Sittisak Khampa,Songsak Chumpawadee,Metha Wanapat
Pakistan Journal of Nutrition , 2009,
Abstract: Four, lactating dairy cows were randomly assigned according to a 2x2 Factorial arrangement in a 4x4 Latin square design to study supplementation of malate level at 500 and 1,000 g and cassava hay in high-quality feed block. The treatments were as follows: T1 = supplementation of high-quality feed block without cassava hay + malate at 500 g; T2 = supplementation of high-quality feed block without cassava hay + malate at 1,000 g; T3 = supplementation of high-quality feed block with cassava hay + malate at 500 g; T4 = supplementation of high-quality feed block with cassava hay + malate at 1,000 g, respectively. The cows were offered the treatment concentrate at a ratio to milk yield at 1:2 and urea-treated rice straw was fed ad libitum. The results have revealed that rumen fermentation and blood metabolites were similar for all treatments. The populations of protozoa and fungal zoospores were significantly different as affected by malate level and cassava hay supplementation. In conclusion, the combined use of cassava hay and malate at 1,000 g in high-quality feed block with concentrates containing high levels of cassava chip at 65% DM could highest improved rumen ecology and nutrients digestibility in lactating dairy cows.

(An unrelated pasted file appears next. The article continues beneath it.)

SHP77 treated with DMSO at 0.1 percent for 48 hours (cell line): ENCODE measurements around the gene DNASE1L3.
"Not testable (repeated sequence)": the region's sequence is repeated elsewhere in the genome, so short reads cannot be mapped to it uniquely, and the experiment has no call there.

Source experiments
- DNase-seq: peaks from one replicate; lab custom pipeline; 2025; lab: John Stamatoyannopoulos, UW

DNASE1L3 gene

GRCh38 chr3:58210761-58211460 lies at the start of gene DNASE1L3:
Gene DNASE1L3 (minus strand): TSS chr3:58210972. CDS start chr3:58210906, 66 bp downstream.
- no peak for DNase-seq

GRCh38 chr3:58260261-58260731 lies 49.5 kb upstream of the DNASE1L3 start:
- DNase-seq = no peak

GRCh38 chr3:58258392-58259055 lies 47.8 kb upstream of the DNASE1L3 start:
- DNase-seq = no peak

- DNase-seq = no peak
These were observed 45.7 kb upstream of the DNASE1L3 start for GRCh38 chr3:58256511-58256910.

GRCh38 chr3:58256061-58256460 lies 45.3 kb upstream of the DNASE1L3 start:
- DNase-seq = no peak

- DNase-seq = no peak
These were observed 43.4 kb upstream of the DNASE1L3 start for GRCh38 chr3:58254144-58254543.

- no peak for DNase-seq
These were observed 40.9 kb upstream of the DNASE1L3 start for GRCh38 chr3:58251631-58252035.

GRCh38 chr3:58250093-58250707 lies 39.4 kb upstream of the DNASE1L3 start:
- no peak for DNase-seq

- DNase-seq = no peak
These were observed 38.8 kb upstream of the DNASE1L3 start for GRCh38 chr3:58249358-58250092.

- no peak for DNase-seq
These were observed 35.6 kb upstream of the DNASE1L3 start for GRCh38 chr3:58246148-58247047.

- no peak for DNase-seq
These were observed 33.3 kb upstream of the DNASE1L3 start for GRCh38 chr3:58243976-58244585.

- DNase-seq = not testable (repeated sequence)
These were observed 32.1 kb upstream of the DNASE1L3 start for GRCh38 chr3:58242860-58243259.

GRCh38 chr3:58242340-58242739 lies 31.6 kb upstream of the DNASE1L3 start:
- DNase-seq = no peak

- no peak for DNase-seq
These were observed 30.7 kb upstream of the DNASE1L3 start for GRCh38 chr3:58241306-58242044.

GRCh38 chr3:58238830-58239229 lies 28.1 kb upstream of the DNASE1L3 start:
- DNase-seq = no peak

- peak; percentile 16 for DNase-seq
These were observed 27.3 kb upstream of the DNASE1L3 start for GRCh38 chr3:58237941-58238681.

Effect of Dietary Inclusion of Cassava Yeast as Probiotic Source on Egg Production and Egg Quality of Laying Hens
Songsak Chumpawadee,Anut Chantiratikul,Suwannee Sataweesuk
International Journal of Poultry Science , 2009,
Abstract: The study was conducted to investigate the effect of dietary inclusion of cassava yeast as a probiotic source on laying hens performance and egg quality. Two hundred and sixteen Roman breed laying hens (26 week of age), were used. The laying hens were randomly allocated to 24 pens containing 9 laying hens each with 6 replicates and assigned to receive one of 4 dietary treatments (1. Control, 2. S. cerevisae 1x106 organisms/kg, 3. S. cerevisiae 1x107 organisms/kg, 4. S. cerevisiae 1x108 organisms/kg) in a completely randomized design. The results showed that feed intake, feed conversion efficiency, albumin weight, yolk weight and haugh unit were not significantly different among treatments (p>0.05). Significant differences were observed in egg production, egg weigh and shell thickness. Cassava yeast as probiotic source had positive effect on egg weigh and shell thickness, but has negative effect on egg production. The results of the present experiment showed that dietary inclusion of cassava yeast as a probiotic to laying hens seems to have minimal influence on laying hens performance.
Effect of Dietary Protein on Nutrient Digestibility and Nitrogen Metabolism in Thai-Indigenous Heifers
Anut Chantiratikul,Songsak Chumpawadee,Wanna Kanchanamayoon,Piyanete Chantiratikul